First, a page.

The FDA would be largely left out of the equation under the new legislation and would not oversee the right-to-try process. Drug manufacturers would have to report "adverse events" -- safety problems, including premature deaths -- only once a year. The agency also would be restricted in how it used such information when considering the experimental treatments for approval. Patients would be eligible for right-to-try if they had a "life-threatening illness" and had exhausted all available treatment options. The medication itself must have completed early-stage safety testing, called Phase 1 trials, and be in active development with the goal of FDA approval.
One Congressman opposing the bill argued that eliminating FDA oversight would "provide fly-by-night physicians and clinics the opportunity to peddle false hope and ineffective drugs to desperate patients," noting that the bill is opposed by over 100 patient advocacy and consumer groups.
Jarrod Goldin, [president of Entomo Farms which launched in 2014], got interested in the insect market after the Food and Agriculture Organization of the United Nation in 2013 announced people around the world were consuming more than 1,900 insects. As his brothers were already farming insects for fishing and reptile use, Goldin thought it would be a smart business opportunity to focus on food. Goldin adds studies have shown cricket powder can be a high source of protein and B12. The PC version his company produces has 13 grams of protein per every 2 1/2 tbsps. Toronto-based registered dietitian Andy De Santis says for protein alternatives, insects are definitely in the playing field. According to ScienceAlert, Diploptera punctate is the only known cockroach to give birth to live young and has been shown to pump out a type of "milk" containing protein crystals to feed its babies. "The fact that an insect produces milk is pretty fascinating -- but what fascinated researchers is the fact that a single one of these protein crystals contains more than three times the amount of energy found in an equivalent amount of buffalo milk (which is also higher in calories than regular cow's milk)."
Researchers are now working to replicate the crystals in the lab. They are working with yeast to produce the crystal in much larger quantities -- "making it slightly more efficient than extracting crystals from cockroach's guts," reports ScienceAlert.
Several weeks ago, it became clear that the most important instrument -- the Advanced Baseline Imager -- had a cooling problem. This instrument images the Earth at a number of different wavelengths, including the visible portion of the spectrum as well as infrared wavelengths that help detect clouds and water vapor content. The infrared wavelengths are currently offline. The satellite has to be actively cooled for these precision instruments to function, and the infrared wavelengths only work if the sensor stays below 60K -- that's about a cool -350F. The cooling system is only reaching that temperature 12 hours a day. The satellite can still produce visible spectrum images, as well as the solar and lightning monitoring, but it's not a glorious next-gen weather satellite without that infrared data.
When pressed on the price pressure that SpaceX has introduced into the launch market, Charmeau's central argument is that this has only been possible because, "SpaceX is charging the U.S. government 100 million dollar per launch, but launches for European customers are much cheaper." Essentially, he says, launches for the U.S. military and NASA are subsidizing SpaceX's commercial launch business. However, the pay-for-service prices that SpaceX offers to the U.S. Department of Defense for spy satellites and cargo and crew launches for NASA are below those of what other launch companies charge. And while $100 million or more for a military launch is significantly higher than a $62 million commercial launch, government contracts come with extra restrictions, reviews, and requirements that drive up this price.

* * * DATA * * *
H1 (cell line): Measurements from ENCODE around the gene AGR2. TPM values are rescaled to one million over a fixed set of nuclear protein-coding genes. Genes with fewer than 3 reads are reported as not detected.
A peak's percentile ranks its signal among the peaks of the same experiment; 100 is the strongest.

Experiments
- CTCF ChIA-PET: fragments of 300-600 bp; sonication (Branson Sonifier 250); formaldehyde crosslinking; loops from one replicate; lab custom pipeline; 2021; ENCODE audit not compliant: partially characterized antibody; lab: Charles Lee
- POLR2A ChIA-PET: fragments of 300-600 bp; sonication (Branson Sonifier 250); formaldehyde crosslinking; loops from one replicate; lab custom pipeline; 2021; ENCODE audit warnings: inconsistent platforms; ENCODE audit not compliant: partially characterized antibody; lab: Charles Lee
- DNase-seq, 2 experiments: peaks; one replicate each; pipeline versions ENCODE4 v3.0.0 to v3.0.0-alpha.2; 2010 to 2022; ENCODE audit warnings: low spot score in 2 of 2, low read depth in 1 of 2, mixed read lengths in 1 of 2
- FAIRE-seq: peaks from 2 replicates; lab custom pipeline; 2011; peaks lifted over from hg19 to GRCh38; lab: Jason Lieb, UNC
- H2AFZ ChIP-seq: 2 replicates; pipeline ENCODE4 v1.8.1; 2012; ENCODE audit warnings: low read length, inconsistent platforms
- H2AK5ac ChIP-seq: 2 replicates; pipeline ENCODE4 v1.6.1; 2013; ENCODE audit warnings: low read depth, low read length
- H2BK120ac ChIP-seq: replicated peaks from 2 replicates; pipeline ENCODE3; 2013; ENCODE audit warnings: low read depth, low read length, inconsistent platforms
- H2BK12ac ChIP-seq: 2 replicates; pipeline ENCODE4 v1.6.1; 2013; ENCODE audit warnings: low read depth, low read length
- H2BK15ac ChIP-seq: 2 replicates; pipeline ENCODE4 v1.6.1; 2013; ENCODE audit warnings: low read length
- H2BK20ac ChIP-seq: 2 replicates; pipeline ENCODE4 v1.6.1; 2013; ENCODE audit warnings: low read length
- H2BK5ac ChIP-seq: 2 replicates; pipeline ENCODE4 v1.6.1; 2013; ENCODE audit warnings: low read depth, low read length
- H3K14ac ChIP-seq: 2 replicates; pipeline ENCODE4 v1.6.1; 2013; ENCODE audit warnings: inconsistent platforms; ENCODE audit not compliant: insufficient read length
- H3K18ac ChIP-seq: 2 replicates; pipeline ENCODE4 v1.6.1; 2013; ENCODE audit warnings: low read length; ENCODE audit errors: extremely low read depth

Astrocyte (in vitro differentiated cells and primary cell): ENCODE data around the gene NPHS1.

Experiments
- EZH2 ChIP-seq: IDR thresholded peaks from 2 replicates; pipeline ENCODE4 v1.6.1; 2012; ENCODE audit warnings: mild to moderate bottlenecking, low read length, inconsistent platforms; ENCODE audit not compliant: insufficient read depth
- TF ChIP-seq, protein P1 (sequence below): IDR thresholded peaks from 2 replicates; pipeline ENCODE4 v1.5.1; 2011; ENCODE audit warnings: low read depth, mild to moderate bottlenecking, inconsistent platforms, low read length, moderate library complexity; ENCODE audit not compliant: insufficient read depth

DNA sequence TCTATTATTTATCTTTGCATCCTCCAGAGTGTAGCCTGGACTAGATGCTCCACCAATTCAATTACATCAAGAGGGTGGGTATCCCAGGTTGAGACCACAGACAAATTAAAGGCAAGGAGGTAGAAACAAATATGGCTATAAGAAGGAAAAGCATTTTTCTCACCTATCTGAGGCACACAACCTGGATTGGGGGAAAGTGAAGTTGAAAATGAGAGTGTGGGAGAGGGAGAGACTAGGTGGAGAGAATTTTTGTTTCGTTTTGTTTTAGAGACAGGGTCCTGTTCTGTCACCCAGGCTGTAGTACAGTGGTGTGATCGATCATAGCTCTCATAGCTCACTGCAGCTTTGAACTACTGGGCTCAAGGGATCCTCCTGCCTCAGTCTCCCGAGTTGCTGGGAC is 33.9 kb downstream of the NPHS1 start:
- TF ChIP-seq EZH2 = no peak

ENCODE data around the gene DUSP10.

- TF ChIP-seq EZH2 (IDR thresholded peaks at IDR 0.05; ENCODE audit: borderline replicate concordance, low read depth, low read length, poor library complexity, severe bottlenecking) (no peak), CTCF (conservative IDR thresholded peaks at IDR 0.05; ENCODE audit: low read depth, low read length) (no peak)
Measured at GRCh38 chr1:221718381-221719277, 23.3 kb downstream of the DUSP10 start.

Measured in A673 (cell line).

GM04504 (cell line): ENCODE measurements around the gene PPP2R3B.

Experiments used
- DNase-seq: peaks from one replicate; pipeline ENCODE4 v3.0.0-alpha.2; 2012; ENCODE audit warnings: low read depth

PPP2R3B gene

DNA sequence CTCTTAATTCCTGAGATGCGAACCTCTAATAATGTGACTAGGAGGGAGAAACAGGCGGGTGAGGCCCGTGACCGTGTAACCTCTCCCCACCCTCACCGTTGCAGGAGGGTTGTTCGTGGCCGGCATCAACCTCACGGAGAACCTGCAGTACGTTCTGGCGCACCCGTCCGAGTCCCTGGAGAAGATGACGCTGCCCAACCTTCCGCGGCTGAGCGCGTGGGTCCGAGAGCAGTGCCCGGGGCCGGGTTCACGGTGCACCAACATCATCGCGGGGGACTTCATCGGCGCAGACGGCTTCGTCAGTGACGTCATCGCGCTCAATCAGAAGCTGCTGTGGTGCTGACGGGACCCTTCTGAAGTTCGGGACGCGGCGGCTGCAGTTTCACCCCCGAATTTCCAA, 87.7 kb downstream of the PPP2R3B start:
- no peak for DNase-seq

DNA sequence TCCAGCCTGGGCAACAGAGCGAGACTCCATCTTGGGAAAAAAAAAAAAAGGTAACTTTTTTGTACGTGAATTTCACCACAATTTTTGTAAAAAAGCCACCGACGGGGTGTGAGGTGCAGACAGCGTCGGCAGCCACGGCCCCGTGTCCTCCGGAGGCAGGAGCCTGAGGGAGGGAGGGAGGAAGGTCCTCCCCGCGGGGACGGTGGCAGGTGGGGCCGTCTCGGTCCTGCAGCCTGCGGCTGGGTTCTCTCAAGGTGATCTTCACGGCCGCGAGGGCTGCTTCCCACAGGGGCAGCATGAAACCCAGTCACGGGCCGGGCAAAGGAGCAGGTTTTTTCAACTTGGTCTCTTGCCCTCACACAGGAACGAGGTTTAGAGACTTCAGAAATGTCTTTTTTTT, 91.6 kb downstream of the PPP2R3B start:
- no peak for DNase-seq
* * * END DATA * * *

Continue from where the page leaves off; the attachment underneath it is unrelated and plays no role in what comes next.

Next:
UPDATE: SpaceX has confirmed that all five Iridium satellites have been successfully deployed.
But there was a clue there was something unusual about BZ509: while previous studies suggested retrograde centaurs stay gravitationally "tied" to planets for 10,000 years at most, recent work had suggested this asteroid's orbit had been linked to Jupiter for far longer, probably as a result of the planet's mass and the way both take the same time to orbit the sun. The discovery provides vital clues as to the asteroid's origins. [Dr Fathi Namouni from the Observatory de la Cote d'Azur said] that the model suggests the most likely explanation is that the asteroid was captured by Jupiter as it hurtled through the solar system from interstellar space. "It means it is an alien to the solar system," he said.
Even with a power of just a couple of Watts, the EM-drive generates thrust in the expected direction (e.g., the torsion bar twists in the right direction). If you reverse the direction of the thruster, the balance swings back the other way: the thrust is reversed. Unfortunately, the EM drive also generates the thrust when the thruster is directed so that it cannot produce a torque on the balance (e.g., the null test also produces thrust). And likewise, that "thrust" reverses when you reverse the direction of the thruster. The best part is that the results are the same when the attenuator is put into the circuit. In this case, there is basically no radiation in the microwave cavity, yet the WTF-thruster thrusts on. So, where does the force come from? The Earth's magnetic field, most likely. The cables that carry the current to the microwave amplifier run along the arm of the torsion bar. Although the cable is shielded, it is not perfect (because the researchers did not have enough mu metal). The current in the cable experiences a force due to the Earth's magnetic field that is precisely perpendicular to the torsion bar. And, depending on the orientation of the thruster, the direction of the current will reverse and the force will reverse. The researchers' conclude by saying: "At least, SpaceDrive [the name of the test setup] is an excellent educational project by developing highly demanding test setups, evaluating theoretical models and possible experimental errors. It's a great learning experience with the possibility to find something that can drive space exploration into its next generation."